From this info, my view is that the light is insufficient and fertilization should be done. Overfeeding the fish a couple of times would not negatively affect the plants. They need adequate light and nutrients. As I mentioned previously, Life-Glo is excellent full spectrum light, and T-8 tubes are the regular like I have; there probably needs to be more of it. However, Anubias is a very low-light plant and should manage in your setup. Moneywort is a stem plant and stem plants require more light than rooted plants because they grow much faster. The swords are adaptable, but they are heavy feeders so here the problem is probably more a lack of nutrients (iron particularly, but this has to be in balance with the other macro-nutrients and micro-nutrients).

The pH is OK in the aquarium from the perspective that it is the same as the tap water so nothing in the tank is causing it to rise, that's worth knowing. As you seem to prefer acidic-water fish, the best way to adjust your pH downward would be peat filtration or using RO water mixed with tap water. However, I would leave this alone for the present, as I think liquid plant fertilization and then possibly additional light should get your plants growing again.

To start, I would get a bottle of Seachem's Flourish Comprehensive Plant Supplement; the "Flourish" line has many different products, be sure it is the Comprehensive one which is all you need. For a 50g, I would use one teaspoon after the next partial water change, and one teaspoon three days later (to equal two doses per week). I would do this for a couple of weeks; you should see the sword plants improve with new green leaves. At that point, reducing the fertilization to once a week can be tried, and if any deterioration in the word leaves iappears (yellowing leaves), go back to twice weekly. I've done this in my aquaria, and found that I need twice a week fertilization to keep the plants lush and green. It has to be experimented a bit, because nutrients come from fishfood and biological processes from the fsh as well, and the liquid fertilization is only to supply what is otherwise lacking.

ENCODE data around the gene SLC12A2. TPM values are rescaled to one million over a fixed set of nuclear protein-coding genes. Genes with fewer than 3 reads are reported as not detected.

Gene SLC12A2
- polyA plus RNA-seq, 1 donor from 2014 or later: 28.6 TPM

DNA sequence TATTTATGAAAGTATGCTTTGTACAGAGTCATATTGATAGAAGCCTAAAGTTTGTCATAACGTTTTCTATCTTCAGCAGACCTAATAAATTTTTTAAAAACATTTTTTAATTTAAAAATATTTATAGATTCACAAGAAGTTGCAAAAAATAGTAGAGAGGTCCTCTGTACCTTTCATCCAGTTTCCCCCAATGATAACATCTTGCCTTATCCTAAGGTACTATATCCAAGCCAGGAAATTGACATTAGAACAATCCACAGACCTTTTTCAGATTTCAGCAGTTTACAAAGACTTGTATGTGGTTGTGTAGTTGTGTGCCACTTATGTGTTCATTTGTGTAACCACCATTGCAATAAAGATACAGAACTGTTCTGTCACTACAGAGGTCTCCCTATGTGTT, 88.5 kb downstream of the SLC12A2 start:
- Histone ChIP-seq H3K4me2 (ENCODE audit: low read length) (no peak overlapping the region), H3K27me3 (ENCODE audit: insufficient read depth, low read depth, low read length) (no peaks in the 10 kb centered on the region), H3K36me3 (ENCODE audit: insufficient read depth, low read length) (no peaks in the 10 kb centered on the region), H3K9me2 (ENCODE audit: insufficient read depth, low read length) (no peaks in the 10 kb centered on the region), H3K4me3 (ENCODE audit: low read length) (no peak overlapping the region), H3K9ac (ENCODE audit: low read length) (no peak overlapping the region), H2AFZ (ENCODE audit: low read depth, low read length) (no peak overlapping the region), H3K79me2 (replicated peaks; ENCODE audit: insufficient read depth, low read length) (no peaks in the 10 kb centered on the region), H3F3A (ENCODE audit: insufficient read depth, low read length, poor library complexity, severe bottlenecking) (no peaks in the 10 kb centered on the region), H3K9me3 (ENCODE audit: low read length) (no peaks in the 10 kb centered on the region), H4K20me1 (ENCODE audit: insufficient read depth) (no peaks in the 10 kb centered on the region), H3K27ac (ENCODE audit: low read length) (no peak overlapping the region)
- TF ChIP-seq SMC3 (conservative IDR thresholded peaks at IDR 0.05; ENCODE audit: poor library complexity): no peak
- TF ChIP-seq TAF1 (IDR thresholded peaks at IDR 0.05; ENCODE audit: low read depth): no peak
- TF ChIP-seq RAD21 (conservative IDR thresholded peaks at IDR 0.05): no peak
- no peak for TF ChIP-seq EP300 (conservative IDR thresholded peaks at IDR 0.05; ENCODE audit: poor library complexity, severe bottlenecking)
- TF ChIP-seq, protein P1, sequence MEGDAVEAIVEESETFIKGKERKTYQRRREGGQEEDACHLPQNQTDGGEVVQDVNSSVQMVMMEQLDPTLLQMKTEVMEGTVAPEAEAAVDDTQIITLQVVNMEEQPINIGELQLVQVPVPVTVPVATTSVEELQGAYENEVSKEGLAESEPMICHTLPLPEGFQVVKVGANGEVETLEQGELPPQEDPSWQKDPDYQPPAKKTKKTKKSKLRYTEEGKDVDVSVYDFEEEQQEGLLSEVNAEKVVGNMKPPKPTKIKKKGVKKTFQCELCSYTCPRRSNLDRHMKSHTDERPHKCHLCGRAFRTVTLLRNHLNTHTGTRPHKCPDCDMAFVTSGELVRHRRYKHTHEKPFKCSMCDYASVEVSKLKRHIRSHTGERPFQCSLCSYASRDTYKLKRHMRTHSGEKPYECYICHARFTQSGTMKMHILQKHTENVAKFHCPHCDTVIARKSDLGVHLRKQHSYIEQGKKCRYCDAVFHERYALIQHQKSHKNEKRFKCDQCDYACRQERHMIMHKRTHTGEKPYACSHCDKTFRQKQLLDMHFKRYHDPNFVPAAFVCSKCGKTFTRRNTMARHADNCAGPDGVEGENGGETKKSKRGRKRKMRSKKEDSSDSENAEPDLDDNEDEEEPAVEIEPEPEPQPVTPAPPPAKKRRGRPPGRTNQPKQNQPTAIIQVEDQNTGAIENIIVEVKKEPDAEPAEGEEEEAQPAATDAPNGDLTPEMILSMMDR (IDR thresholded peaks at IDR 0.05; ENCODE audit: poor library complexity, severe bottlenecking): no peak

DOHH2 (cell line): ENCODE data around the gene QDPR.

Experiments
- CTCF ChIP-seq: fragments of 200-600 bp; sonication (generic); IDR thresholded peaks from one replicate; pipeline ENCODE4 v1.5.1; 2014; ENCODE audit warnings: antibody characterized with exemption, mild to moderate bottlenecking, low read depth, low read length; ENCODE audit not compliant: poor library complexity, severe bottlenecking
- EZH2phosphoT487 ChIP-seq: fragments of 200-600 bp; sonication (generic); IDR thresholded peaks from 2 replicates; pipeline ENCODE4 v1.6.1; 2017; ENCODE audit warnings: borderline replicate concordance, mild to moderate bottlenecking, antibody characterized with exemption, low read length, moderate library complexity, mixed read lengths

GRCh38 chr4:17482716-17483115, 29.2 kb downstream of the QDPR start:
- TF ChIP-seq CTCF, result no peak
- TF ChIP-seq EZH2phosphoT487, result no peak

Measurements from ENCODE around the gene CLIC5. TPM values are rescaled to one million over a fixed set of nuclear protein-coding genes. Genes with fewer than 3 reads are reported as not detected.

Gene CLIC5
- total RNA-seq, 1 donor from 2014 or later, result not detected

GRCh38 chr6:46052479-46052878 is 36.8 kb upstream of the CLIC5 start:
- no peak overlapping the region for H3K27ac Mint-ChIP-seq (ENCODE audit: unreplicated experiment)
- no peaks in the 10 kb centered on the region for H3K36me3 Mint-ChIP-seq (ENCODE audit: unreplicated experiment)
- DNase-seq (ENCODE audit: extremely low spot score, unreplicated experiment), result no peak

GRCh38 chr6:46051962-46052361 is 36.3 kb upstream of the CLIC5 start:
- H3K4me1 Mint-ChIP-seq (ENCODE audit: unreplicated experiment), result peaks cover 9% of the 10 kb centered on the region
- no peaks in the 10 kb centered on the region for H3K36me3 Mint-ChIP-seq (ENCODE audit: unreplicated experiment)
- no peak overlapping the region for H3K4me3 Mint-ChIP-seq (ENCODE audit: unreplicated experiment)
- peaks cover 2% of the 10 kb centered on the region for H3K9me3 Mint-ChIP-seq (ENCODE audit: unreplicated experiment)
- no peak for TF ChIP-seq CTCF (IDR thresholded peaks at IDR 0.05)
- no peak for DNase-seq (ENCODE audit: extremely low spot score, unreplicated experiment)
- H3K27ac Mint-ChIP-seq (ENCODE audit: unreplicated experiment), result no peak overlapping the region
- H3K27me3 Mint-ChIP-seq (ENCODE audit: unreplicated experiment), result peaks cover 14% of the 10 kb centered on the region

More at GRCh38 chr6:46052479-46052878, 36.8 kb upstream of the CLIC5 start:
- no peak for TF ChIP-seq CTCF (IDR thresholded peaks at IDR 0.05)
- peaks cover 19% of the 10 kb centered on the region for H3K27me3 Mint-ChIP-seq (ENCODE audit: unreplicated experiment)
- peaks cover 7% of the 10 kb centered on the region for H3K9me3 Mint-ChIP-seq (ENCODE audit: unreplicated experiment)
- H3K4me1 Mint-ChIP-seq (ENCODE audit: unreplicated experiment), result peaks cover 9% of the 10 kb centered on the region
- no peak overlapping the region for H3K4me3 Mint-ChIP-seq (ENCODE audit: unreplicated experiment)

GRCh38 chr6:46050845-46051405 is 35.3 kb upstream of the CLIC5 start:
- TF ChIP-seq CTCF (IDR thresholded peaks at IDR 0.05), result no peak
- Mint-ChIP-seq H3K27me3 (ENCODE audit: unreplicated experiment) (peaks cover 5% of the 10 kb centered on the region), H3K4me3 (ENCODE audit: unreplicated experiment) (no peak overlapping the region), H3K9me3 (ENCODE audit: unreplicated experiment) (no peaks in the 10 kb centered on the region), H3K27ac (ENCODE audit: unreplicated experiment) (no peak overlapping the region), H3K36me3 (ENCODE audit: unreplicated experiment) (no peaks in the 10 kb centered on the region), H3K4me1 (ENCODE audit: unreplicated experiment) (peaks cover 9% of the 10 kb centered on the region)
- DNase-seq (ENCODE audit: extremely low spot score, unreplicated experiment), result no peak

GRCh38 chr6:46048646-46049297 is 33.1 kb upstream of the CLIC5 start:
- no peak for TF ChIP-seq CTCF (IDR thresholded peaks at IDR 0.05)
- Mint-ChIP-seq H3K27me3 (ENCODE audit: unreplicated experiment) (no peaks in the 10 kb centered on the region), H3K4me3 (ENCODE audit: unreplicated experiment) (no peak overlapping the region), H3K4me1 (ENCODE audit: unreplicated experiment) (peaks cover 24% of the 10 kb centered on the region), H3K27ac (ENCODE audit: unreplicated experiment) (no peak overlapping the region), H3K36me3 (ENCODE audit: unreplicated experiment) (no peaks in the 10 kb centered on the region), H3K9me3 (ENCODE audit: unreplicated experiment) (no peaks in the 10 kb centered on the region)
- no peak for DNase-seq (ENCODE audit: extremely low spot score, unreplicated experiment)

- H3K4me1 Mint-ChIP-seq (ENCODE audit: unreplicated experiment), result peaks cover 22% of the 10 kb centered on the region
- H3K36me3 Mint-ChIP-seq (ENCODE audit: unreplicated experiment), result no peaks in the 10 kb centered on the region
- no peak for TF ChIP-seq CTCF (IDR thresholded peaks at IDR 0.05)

You may have plant growth adequate for your needs with just the Flourish. Increasing the amount of light would be the next step if you want to go further, but for now I would try the Flourish as it is the least expense and I believe will give improved results.


fighttest 08-27-2009 09:43 PM

in the way of lights how could i go about getting more light in there? i was thinking 60 watts of light would be sufficient enough and i could do that but adding 2 more light fixtures over where the flap in the front of the tank is. i would get the same t8 15watt life glo bulbs for these or maybe flora glo. if there is a better way to go about adding more light please tell me

Angel079 08-28-2009 07:43 AM

I'd agree, I have had FULLY planted tanks (and I mean like 90% plants in all tanks covered) and never a single CO2 bottle.
Apart from the water parameters, would I'd like to ask:
1) How long are your lights on?
2) Does the tank get direct sunlight?
3) How often do you do water exchanges and how much?

If I read the above correct, you do have 2 lights existing correct? Personally I had best success in my larger tanks to have 1x flora glo and 1x life glo in my tanks as a "mix of lights"

Byron 08-28-2009 10:33 AM

Angel079's combo of tubes is good. But the issue is still having sufficient intensity, and I think your 30 watts over a 50g is bordering on insufficient with whatever tubes. I've found 1 to 1.5 watts of this type of light per gallon is usually adequate for all but the high-end stem plants that need more light and nutrients.